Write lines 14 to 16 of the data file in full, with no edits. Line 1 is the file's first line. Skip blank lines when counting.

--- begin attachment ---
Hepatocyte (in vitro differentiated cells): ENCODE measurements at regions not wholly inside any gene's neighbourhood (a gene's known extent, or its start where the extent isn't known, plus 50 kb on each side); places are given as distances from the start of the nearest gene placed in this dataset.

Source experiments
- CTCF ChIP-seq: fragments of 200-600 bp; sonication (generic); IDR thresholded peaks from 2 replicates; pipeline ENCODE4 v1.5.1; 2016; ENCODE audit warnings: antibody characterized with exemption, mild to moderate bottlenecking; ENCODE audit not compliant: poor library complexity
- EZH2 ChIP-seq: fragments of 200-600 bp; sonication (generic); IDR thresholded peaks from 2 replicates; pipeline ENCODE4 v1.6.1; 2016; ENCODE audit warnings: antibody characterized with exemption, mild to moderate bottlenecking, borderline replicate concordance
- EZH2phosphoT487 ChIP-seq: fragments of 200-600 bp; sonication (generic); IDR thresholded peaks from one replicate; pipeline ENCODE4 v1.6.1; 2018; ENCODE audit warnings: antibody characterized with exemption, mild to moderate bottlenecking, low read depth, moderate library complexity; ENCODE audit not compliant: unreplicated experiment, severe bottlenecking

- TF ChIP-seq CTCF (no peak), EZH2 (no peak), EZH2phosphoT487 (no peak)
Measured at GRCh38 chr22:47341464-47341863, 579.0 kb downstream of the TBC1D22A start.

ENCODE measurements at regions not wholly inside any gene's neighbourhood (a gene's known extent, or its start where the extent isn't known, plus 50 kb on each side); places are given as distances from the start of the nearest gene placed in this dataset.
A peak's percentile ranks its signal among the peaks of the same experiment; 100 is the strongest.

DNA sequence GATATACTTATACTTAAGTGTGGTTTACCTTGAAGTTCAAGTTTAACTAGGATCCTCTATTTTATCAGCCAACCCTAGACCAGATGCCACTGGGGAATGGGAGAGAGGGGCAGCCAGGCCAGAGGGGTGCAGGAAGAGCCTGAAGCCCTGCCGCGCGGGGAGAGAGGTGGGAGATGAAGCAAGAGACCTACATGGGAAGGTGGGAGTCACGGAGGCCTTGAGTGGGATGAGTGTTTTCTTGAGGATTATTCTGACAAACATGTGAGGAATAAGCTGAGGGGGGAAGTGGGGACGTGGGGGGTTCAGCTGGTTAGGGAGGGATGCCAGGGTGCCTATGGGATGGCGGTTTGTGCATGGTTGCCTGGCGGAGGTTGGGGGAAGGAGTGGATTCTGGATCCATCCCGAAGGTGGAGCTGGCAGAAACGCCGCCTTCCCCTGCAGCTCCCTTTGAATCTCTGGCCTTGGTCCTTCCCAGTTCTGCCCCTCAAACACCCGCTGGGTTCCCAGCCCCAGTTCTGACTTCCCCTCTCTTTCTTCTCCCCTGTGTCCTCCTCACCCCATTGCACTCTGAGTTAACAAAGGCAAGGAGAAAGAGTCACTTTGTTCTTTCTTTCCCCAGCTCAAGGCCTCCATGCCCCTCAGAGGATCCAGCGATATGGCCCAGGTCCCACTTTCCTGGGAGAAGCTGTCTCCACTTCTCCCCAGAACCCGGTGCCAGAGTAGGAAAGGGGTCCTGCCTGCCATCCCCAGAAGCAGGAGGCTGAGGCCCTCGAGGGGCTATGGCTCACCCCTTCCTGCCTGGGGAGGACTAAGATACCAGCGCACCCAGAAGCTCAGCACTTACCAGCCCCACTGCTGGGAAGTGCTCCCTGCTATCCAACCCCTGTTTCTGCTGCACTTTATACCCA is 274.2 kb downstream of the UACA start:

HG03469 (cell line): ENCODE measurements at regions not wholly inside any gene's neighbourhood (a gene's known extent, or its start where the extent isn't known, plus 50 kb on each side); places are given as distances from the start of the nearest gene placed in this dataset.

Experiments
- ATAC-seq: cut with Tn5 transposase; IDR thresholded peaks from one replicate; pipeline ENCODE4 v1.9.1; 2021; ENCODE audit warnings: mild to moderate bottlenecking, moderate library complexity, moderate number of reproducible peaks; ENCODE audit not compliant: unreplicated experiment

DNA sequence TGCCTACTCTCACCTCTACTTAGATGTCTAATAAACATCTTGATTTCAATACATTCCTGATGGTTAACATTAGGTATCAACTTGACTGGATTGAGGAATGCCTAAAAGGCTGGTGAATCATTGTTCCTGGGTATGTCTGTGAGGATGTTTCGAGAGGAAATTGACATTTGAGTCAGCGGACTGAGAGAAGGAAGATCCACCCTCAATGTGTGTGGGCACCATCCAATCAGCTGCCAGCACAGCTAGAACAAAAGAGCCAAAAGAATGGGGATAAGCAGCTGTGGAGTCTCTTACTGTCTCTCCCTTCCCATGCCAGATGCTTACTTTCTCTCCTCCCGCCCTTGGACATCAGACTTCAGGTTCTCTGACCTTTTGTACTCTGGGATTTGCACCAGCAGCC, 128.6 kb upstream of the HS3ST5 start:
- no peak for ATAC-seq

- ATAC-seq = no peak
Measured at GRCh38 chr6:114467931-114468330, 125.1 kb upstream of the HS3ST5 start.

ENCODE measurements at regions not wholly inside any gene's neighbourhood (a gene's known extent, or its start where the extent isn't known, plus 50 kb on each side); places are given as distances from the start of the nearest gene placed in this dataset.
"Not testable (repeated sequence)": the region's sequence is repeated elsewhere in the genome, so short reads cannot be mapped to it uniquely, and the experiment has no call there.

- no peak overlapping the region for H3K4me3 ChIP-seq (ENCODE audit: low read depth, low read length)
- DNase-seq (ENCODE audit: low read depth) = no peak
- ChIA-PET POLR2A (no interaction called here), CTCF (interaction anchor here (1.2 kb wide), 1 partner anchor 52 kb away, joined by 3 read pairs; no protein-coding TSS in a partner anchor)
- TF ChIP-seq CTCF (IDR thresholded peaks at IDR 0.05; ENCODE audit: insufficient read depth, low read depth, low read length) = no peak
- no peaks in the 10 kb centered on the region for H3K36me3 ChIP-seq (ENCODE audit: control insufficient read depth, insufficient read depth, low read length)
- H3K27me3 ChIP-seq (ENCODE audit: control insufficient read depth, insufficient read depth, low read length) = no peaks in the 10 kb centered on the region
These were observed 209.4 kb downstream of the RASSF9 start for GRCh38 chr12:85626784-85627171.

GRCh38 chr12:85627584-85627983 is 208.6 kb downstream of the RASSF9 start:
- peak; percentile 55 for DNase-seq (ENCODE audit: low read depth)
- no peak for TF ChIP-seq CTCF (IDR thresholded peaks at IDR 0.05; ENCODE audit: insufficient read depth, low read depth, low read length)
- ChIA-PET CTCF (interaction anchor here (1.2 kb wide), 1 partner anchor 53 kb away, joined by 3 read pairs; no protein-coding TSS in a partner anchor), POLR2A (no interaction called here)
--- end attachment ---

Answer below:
DNA sequence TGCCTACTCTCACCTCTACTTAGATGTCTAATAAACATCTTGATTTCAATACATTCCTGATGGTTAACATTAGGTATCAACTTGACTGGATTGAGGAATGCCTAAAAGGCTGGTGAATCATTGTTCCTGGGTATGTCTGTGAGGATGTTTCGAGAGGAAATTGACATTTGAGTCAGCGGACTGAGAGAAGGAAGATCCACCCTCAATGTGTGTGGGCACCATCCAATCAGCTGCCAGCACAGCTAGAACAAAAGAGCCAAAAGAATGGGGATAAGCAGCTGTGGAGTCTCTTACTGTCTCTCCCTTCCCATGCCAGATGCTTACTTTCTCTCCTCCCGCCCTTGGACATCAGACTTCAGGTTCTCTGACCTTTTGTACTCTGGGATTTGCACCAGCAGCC, 128.6 kb upstream of the HS3ST5 start:
- no peak for ATAC-seq

- ATAC-seq = no peak